Then in Matthew chapter 23 verses 23-28 Jesus makes a pointed application right at the Pharisees. He says, 25 "Woe to you, scribes and Pharisees, hypocrites! For you clean the outside of the cup and the plate, but inside they are full of greed and self-indulgence. 26You blind Pharisee! First clean the inside of the cup and the plate, that the outside also may be clean. 27 "Woe to you, scribes and Pharisees, hypocrites! For you are like whitewashed tombs, which outwardly appear beautiful, but within are full of dead people’s bones and all uncleanness. 28So you also outwardly appear righteous to others, but within you are full of hypocrisy and lawlessness."
This is the type of logic that Jesus is dealing with in our Gospel lesson for today. Nicodemus realized how empty all of this was, so he goes to Jesus to get the straight story.
The first thing Jesus hits him with, is the fact that a person needed to be "born again" in order to be saved. What was Jesus driving at? It would be impossible for a person to enter their mother's womb and experience childbirth again. So we need to hear how Jesus explains it.
The Greek word translated "again" is "anothen." According to my Greek lexicon, "anothen" means "from above, from a higher place of things which come from heaven or God from the first, from the beginning, from the very first anew, over again." Now that's quite a definition of just one little word!
If we think of it in terms of our own birth, we know that we were completely passive in our own natural birth. We didn't decide to gestate for nine months inside of our mother. We didn't bring about our own conception or birth. That was a matter entirely out of our control. Even though our parents had an active role in things, still the actual conception and eventual birth was something in God's total control.
Now as we apply this idea to what Jesus is explaining to Nicodemus, the "born again," or "born anew," or "born from above" is equally something outside of our control. It isn't brought about by a personal decision, or any other outward act of obedience on our part. God is in total control here as well. Our rebirth as a child of God is entirely an act of the Holy Spirit. We give God the credit for our conversion; therefore we can't be tempted to take credit for it ourselves, just like we can't take credit for our own natural birth.
Nicodemus desperately wants to understand this. He doesn't doubt what Jesus is saying; he just wants to know how this happens.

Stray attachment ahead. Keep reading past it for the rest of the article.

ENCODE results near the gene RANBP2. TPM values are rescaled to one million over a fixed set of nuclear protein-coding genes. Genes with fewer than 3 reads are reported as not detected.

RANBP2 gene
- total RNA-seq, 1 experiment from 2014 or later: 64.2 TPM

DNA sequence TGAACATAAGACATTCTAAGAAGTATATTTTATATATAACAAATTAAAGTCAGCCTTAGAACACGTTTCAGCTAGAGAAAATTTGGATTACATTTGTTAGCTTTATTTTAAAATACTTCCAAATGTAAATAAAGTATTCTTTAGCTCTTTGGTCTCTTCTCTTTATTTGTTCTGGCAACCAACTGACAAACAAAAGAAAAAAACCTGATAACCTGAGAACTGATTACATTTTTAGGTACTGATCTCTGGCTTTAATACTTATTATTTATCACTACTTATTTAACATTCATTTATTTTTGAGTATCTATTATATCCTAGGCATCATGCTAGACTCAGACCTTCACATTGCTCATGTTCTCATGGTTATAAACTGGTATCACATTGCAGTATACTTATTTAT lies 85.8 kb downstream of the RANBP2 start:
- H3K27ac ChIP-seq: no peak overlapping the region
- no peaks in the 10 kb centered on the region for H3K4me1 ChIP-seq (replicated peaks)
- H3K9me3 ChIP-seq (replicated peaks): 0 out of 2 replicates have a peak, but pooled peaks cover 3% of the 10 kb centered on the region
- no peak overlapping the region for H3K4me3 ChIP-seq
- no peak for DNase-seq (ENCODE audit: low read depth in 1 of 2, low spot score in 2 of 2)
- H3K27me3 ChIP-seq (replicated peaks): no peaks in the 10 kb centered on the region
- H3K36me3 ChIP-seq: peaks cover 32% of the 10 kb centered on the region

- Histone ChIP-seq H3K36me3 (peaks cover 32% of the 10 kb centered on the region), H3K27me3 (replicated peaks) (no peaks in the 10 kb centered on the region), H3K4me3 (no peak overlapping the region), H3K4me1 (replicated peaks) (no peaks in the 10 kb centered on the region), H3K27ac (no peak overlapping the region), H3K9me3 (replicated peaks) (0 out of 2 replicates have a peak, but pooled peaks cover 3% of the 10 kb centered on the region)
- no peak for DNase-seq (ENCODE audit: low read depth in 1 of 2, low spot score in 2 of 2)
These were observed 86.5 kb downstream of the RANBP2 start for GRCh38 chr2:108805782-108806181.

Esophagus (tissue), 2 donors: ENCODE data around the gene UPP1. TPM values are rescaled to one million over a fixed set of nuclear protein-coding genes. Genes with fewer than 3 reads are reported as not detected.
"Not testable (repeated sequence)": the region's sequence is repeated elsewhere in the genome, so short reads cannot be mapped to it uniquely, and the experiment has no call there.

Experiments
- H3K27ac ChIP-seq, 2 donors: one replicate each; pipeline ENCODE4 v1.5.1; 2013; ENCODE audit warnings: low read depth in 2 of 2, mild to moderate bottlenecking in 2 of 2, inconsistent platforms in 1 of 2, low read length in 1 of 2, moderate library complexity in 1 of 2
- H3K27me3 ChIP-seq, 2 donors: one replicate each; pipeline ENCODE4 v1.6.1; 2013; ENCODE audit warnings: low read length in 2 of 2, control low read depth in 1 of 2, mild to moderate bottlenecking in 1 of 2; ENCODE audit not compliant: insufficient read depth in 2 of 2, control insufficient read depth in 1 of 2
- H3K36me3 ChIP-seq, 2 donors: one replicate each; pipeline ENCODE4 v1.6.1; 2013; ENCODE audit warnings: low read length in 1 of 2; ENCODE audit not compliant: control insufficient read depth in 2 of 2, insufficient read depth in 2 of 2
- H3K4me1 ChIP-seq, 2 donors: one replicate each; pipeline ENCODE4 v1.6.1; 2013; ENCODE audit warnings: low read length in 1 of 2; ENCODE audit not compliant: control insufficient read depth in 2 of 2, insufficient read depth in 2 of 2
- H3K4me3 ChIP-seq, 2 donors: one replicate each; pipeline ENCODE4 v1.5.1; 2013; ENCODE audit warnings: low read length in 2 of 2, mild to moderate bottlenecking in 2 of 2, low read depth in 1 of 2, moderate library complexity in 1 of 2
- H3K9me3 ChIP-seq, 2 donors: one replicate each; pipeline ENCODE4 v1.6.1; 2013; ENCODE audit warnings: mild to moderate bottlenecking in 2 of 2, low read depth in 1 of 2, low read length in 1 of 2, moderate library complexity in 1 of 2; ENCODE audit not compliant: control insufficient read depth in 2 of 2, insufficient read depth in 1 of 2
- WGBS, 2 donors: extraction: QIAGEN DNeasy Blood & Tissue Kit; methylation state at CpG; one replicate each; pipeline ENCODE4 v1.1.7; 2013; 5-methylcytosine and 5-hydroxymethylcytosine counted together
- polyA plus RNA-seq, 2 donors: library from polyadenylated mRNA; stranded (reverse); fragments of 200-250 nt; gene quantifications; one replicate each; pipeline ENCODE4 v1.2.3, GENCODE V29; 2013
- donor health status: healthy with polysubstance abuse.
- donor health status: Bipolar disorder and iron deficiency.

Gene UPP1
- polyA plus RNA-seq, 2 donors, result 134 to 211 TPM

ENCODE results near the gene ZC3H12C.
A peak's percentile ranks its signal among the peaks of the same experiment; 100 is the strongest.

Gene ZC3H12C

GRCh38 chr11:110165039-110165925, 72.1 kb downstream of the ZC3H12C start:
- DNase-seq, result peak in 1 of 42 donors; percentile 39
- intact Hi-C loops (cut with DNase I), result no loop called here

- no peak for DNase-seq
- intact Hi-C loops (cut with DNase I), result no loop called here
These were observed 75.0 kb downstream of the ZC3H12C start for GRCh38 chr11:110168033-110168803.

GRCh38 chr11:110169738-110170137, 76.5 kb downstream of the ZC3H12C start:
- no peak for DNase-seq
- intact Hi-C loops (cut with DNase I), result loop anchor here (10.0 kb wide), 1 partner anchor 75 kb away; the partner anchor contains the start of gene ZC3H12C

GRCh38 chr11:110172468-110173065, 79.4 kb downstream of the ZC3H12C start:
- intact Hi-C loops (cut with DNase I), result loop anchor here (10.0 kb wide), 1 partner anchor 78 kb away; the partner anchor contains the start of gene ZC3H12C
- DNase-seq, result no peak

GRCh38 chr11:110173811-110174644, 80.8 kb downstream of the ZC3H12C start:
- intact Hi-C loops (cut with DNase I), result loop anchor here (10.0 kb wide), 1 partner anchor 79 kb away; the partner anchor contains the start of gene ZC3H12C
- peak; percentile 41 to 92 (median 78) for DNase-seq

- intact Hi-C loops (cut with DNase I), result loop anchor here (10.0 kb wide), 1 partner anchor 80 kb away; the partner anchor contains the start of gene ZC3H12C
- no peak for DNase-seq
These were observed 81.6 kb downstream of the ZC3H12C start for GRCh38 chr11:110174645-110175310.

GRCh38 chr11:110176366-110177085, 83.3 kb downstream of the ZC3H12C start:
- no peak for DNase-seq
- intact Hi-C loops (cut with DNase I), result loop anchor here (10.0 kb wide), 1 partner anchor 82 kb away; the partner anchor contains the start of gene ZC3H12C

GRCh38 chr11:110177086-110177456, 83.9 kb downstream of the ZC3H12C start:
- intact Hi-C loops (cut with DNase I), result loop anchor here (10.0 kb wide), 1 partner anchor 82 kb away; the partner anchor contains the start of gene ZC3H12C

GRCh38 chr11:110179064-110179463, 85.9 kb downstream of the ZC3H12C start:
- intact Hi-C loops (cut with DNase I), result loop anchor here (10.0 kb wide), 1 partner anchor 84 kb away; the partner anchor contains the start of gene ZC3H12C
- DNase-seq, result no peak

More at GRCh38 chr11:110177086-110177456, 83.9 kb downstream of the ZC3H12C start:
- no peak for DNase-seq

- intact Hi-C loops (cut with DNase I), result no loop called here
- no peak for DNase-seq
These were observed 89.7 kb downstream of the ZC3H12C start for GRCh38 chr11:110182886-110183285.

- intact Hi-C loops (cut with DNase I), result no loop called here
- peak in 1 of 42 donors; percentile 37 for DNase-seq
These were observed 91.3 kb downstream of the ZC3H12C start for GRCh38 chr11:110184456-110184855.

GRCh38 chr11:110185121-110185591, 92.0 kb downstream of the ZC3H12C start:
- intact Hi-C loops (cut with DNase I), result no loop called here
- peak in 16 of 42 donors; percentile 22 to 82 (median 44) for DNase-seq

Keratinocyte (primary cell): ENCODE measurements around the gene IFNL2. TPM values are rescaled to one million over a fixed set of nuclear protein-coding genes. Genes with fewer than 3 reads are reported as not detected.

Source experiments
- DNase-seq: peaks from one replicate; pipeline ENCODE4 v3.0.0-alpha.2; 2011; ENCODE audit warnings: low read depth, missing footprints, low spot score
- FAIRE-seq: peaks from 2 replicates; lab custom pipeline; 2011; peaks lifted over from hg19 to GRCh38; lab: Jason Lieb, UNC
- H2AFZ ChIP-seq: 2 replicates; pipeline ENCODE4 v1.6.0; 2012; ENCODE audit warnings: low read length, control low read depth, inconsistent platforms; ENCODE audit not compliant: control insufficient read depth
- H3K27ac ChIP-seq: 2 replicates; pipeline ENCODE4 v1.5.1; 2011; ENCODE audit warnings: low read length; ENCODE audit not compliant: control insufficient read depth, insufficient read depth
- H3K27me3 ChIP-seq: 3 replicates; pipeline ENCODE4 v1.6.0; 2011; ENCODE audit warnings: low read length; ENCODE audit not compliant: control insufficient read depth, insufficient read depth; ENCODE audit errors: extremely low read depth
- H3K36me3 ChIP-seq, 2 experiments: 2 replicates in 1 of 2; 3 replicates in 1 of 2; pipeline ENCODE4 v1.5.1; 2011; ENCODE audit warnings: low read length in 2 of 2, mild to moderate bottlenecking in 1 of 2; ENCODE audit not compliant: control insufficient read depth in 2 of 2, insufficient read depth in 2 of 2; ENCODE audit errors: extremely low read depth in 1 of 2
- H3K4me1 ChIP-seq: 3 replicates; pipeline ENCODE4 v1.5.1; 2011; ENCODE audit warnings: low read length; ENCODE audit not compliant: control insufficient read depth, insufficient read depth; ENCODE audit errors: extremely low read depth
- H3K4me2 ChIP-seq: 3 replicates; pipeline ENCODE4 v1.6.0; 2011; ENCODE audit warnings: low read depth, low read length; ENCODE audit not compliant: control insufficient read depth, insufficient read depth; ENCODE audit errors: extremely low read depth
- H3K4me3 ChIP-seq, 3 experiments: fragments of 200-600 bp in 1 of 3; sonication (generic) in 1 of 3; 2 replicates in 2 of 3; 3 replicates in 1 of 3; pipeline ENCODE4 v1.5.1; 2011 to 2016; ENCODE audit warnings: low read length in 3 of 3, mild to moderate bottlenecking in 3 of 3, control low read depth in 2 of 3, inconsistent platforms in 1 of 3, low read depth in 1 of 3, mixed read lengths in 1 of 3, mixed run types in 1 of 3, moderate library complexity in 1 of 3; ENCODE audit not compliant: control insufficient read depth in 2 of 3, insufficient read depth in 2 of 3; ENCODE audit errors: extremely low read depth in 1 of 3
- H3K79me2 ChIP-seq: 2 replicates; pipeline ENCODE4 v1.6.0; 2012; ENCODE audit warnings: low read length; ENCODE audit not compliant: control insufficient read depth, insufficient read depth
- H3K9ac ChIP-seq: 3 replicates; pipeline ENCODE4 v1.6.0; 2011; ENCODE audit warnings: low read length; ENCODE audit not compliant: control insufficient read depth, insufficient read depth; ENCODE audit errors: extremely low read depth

Listen to Jesus' response in verse 5: "Truly, truly, I say to you, unless one is born of water and the Spirit, he cannot enter the kingdom of God." As clear as this passage is, yet there are those who seem to throw the basic rules of grammar and other portions of Scripture right out the window, and claim that there are two baptisms.
Grammatically speaking, "water" and "Spirit" are inseparably connected. To illustrate this, think of the chemical makeup of hydrogen peroxide. It consists of two parts hydrogen and two parts oxygen. You can't separate the two and still have hydrogen peroxide.
Considering our own baptism, we know that when we were baptized with water according to the way Jesus tells us in the Bible, then this is a baptism of the Holy Spirit. This certainly defies human logic; thankfully God doesn't reckon things the same way we might.
The Apostle Paul leaves no doubt when it comes to a question of one or two baptisms. In Ephesians chapter 4 verses 4-6 we read: "4There is one body and one Spirit—just as you were called to the one hope that belongs to your call— 5 one Lord, one faith, one baptism, 6 one God and Father of all, who is over all and through all and in all."
This rebirth Jesus speaks about is something that God does within us. It comes about by the Holy Spirit working faith in our hearts, and we accept Jesus as our Saviour through nothing but faith alone. We didn't choose him any more than we chose to be born in the first place. The very same God who gave us life in the beginning, also gives us new life as his dearly loved child.